As Patrick points out, it's likely that your
ssh-agent competes with an instance spawned by your desktop environment. Well, competing is probably not the right word - the variables allowing other applications to talk to the agent must be in their environment. Since all applications in your desktop sessoin are spawned in some way by some part of the desktop environment (lets assume it is the session manager) you first need to get the variables into the environment list of the session manager. This can happen in two ways:
the session manager does it internally (depending on some option you set somewhere). This would include the agent being spawned by a PAM module (called from login/session manager).
through a user script like yours. However, this is not as straightforward as it might seem. When the session manager runs your script, it creates a new process - the script interpreter. In its environment the variables are set, but can't be easily exported back into the session manager - its parent process. This is equivalent to doing the same in your shell - running the script will have no effect whatsoever on the environment of the current shell. You'd have to
source it - then the commands would be executed by the current shell thus giving you access to the updated/created variables. This would be rather complicated to do in the session manager (since it it not a shell interpreter). Thus your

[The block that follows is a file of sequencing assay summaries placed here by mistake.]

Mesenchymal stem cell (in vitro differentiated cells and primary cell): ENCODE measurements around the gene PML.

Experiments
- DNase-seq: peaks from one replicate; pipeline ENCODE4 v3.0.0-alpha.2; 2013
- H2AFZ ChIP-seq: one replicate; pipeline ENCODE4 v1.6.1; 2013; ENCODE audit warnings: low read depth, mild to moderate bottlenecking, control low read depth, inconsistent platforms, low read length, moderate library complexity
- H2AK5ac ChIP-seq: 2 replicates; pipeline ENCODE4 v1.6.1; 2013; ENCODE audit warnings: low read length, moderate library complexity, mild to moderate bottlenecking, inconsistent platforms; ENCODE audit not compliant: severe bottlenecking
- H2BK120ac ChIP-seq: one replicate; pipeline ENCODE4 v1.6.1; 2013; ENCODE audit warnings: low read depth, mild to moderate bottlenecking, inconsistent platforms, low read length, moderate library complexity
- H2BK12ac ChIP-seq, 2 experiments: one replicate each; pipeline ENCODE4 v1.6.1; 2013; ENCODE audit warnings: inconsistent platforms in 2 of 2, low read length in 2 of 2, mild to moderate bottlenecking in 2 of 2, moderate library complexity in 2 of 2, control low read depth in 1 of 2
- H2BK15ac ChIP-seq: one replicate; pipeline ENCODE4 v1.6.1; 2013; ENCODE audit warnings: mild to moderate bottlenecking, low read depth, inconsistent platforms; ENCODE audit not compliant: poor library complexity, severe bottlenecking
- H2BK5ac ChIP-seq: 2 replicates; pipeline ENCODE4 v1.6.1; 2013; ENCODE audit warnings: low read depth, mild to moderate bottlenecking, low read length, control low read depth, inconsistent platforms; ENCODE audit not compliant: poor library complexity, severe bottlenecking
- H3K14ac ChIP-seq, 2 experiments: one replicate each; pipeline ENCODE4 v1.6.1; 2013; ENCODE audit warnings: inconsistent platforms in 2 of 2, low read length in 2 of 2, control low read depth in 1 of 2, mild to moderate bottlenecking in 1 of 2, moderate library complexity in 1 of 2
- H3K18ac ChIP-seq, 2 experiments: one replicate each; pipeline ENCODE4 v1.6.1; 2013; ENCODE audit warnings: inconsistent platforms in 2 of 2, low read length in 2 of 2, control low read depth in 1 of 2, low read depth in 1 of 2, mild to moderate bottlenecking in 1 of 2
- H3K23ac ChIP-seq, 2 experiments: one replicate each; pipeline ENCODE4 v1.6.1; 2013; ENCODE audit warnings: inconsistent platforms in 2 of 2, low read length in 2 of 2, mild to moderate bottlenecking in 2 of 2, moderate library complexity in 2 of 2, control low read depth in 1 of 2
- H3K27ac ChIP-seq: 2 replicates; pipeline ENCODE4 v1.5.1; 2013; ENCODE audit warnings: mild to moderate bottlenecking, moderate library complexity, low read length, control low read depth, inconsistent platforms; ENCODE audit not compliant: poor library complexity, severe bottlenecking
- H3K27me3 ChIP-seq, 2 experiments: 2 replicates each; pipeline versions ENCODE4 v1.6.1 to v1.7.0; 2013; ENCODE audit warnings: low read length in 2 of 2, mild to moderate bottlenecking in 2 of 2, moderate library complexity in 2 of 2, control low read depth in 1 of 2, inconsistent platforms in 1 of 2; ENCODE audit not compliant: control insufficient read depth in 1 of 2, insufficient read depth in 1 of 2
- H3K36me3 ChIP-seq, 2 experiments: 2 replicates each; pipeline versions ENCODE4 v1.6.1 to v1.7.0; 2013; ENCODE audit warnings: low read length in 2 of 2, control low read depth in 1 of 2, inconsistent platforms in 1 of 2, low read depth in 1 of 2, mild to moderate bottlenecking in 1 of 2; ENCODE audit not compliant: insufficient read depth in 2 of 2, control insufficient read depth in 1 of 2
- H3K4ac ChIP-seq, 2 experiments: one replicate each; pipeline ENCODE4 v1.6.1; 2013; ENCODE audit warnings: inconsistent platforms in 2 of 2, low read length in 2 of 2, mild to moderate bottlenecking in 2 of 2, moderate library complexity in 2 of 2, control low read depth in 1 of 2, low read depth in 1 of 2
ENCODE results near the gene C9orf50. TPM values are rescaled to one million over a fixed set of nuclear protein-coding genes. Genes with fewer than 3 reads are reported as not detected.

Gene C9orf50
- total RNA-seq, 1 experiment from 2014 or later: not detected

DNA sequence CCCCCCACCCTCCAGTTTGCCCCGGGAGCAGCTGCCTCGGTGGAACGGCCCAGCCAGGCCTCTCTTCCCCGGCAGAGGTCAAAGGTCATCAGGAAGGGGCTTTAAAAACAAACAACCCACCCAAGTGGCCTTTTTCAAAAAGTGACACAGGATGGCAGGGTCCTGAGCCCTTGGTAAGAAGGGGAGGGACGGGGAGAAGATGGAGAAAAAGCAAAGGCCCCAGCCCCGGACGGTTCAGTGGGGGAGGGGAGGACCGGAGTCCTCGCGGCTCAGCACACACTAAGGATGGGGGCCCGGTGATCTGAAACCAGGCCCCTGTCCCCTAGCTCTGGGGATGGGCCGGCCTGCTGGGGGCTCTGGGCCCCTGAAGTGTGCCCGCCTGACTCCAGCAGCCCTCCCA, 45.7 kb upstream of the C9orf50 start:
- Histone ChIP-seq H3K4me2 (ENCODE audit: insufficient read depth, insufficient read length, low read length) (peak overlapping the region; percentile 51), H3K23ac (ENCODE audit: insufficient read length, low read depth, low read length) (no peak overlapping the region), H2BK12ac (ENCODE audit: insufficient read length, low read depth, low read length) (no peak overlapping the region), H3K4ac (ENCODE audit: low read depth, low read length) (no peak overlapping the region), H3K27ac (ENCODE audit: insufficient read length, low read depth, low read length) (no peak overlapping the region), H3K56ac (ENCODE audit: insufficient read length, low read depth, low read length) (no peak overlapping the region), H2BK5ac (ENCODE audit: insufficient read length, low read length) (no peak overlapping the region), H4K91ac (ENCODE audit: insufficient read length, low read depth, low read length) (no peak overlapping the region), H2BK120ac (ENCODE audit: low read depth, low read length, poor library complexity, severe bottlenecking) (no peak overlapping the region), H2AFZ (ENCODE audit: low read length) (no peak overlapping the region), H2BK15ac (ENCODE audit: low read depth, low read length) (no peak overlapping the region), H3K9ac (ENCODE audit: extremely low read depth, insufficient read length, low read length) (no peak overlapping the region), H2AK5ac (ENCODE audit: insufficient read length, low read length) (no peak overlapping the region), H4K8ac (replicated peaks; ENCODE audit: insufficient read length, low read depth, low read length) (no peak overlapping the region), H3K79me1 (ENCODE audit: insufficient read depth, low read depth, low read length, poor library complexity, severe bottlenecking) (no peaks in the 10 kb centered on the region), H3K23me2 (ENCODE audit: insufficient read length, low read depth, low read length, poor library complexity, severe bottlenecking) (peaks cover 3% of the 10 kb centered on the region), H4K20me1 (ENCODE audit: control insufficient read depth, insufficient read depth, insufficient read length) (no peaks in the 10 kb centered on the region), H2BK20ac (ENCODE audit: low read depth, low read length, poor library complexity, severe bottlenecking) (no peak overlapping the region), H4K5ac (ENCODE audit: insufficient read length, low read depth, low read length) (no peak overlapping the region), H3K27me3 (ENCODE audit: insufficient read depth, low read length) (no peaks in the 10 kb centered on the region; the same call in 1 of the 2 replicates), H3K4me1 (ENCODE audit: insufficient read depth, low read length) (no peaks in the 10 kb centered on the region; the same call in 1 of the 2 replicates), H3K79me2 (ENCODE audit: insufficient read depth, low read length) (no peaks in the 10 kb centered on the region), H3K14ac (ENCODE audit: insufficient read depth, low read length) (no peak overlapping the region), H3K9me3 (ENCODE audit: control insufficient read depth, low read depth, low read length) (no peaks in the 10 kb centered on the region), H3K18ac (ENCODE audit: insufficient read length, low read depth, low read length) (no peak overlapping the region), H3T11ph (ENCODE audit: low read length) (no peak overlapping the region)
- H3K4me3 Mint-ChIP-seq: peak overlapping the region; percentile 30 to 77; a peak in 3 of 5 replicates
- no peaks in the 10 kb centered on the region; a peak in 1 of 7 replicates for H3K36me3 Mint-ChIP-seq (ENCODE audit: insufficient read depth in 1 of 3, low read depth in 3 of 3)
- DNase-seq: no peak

ssh-agent is not really competing. It just sits there with identities loaded by
ssh-add from your script and no-one really knows about it.
To get some idea of what is going on check the output of1
ps fax | grep -E "(ssh|gpg)-[a]gent"
and change your script to
echo "SSH_AUTH_SOCK=$SSH_AUTH_SOCK" > ~/ssh-agent.stdout
echo "SSH_AGENT_PID=$SSH_AGENT_PID" >> ~/ssh-agent.stdout
eval `ssh-agent | tee -a ~/ssh-agent.stdout`
This will print the content of the variables into the file
~/ssh-agent.stdout and then add the output from
ssh-agent at that very place before processing it (and thus exporting the variables). Compare content of the file with the the environment variables
SSH_AGENT_PID for example in a freshly created shell terminal. In most cases you'll be able to tell which one was started first since the PIDs are (cyclically) monotonously growing. The
gpg-agent part is there because some DEs use the ability of
gpg-agent to provide SSH agent services as well.
You may also remove that line calling
ssh-agent completely - if your script is being run after the SSH agent spawned your desktop environment you'll get the password dialog (for the right agent by the way), since the environment variables will be present. If not, it means your script is being run before the DE's agent instance and thus has no access to any agent at all.
1 the brackets are a neat trick to remove the
grep itself from the process list.